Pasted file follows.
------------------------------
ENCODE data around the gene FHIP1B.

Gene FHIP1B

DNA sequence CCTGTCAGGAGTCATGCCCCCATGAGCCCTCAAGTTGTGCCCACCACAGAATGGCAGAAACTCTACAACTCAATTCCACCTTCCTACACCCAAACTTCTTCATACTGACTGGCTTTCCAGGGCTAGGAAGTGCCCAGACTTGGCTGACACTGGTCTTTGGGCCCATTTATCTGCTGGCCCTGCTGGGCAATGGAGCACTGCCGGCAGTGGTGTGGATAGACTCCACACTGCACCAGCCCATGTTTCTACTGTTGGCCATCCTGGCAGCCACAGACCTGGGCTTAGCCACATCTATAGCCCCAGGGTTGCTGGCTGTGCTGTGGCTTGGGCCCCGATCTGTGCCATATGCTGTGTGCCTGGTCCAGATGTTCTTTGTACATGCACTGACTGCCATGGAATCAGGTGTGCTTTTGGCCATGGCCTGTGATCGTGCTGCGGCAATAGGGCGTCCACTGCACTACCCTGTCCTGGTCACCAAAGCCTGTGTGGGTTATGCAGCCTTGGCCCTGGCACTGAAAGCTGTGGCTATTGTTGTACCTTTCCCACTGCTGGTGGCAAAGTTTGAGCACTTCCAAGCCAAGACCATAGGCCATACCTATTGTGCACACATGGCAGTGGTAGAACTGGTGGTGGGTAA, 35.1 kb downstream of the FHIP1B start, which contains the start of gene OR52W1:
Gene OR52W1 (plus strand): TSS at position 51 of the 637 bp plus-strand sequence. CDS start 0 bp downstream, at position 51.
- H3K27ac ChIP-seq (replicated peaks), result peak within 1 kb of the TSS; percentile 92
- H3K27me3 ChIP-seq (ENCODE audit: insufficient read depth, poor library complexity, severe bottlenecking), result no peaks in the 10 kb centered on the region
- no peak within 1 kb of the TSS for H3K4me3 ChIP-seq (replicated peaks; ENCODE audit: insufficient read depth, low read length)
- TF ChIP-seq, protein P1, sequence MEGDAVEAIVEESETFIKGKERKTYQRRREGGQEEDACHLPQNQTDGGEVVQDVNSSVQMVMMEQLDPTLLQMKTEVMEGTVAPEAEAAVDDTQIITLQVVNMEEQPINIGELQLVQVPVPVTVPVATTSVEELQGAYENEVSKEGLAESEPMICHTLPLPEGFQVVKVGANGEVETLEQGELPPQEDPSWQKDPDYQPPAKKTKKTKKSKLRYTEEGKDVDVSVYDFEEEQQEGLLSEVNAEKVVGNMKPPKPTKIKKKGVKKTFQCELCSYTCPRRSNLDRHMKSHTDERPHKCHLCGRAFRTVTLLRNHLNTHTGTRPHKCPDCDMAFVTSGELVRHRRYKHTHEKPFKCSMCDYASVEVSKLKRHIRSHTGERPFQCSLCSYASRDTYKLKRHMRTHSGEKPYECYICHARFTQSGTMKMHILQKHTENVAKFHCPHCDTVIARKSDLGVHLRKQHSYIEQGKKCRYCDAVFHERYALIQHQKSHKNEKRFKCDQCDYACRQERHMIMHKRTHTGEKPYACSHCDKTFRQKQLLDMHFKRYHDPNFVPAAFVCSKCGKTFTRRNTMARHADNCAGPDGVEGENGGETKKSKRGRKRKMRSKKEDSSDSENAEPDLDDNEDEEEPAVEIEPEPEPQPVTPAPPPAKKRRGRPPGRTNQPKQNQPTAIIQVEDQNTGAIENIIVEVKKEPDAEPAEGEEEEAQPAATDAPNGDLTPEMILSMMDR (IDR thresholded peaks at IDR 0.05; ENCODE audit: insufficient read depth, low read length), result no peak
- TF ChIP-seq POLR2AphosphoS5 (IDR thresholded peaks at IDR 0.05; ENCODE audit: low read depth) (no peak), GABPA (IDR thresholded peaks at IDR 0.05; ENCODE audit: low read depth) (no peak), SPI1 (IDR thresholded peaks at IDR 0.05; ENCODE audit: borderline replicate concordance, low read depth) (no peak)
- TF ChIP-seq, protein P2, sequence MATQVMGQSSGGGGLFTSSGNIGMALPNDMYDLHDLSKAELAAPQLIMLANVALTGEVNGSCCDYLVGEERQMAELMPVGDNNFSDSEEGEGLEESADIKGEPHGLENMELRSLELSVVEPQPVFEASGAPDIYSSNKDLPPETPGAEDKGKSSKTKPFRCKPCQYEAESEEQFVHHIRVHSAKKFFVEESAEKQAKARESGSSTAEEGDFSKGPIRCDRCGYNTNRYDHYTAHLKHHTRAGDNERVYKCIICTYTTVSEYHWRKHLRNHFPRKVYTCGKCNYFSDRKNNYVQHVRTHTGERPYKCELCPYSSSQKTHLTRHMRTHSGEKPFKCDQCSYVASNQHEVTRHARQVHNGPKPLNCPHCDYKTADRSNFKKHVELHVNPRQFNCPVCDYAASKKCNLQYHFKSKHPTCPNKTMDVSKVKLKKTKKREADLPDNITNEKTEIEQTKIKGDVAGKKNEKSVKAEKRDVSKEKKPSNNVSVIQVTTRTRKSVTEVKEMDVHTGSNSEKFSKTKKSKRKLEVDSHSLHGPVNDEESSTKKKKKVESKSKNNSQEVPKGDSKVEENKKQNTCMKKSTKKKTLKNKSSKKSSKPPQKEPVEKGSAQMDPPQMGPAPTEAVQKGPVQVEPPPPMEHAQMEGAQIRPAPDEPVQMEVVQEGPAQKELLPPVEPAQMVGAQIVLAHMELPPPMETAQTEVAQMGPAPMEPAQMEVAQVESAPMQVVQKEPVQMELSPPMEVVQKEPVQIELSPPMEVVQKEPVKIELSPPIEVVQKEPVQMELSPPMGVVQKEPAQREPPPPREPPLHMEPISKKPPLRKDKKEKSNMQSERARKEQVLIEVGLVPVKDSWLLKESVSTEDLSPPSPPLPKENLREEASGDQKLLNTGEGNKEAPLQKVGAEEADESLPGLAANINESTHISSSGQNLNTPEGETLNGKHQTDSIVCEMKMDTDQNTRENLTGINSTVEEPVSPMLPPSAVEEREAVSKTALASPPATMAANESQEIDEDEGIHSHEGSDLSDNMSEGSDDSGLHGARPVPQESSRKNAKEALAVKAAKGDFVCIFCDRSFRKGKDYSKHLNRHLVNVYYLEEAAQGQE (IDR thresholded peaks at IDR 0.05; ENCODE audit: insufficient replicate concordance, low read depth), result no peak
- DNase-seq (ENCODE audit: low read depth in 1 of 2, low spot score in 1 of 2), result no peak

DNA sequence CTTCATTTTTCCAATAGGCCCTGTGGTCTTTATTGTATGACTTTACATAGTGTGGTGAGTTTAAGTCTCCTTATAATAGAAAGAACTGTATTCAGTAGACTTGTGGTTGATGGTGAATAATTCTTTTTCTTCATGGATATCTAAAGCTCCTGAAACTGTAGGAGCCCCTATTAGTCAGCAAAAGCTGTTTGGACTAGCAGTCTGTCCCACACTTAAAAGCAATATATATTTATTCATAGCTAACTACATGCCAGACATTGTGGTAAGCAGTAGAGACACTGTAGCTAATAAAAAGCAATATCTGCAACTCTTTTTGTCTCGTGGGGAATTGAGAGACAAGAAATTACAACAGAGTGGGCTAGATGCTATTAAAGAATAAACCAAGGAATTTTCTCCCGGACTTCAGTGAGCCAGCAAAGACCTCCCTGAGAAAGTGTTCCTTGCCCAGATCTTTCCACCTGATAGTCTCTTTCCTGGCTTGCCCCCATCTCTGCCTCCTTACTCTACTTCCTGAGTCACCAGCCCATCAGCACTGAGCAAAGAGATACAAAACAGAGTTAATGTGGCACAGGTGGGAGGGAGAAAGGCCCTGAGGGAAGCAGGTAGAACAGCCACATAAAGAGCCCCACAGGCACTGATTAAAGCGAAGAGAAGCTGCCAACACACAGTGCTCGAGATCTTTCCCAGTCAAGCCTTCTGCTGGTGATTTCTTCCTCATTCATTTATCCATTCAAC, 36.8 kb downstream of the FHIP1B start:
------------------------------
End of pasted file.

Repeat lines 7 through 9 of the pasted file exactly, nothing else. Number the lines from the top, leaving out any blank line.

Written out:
- no peak within 1 kb of the TSS for H3K4me3 ChIP-seq (replicated peaks; ENCODE audit: insufficient read depth, low read length)
- TF ChIP-seq, protein P1, sequence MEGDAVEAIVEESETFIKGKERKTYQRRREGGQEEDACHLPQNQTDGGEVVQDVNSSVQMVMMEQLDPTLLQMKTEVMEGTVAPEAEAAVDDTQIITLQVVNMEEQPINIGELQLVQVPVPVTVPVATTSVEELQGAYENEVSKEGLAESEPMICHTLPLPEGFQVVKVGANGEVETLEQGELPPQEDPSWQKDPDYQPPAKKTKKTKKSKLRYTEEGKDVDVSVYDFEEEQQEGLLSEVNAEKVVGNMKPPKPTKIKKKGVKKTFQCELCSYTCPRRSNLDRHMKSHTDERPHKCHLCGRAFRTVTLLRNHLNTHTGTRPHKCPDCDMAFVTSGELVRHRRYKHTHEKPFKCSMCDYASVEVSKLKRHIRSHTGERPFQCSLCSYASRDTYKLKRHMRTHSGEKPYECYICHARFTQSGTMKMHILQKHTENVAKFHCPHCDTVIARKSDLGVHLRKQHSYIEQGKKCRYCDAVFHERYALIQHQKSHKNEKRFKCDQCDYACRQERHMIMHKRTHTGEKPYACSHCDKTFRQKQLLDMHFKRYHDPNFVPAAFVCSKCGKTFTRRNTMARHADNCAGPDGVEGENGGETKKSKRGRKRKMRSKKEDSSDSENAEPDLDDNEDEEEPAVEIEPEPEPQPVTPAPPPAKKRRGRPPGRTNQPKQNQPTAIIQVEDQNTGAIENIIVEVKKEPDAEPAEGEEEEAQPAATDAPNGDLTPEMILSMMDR (IDR thresholded peaks at IDR 0.05; ENCODE audit: insufficient read depth, low read length), result no peak
- TF ChIP-seq POLR2AphosphoS5 (IDR thresholded peaks at IDR 0.05; ENCODE audit: low read depth) (no peak), GABPA (IDR thresholded peaks at IDR 0.05; ENCODE audit: low read depth) (no peak), SPI1 (IDR thresholded peaks at IDR 0.05; ENCODE audit: borderline replicate concordance, low read depth) (no peak)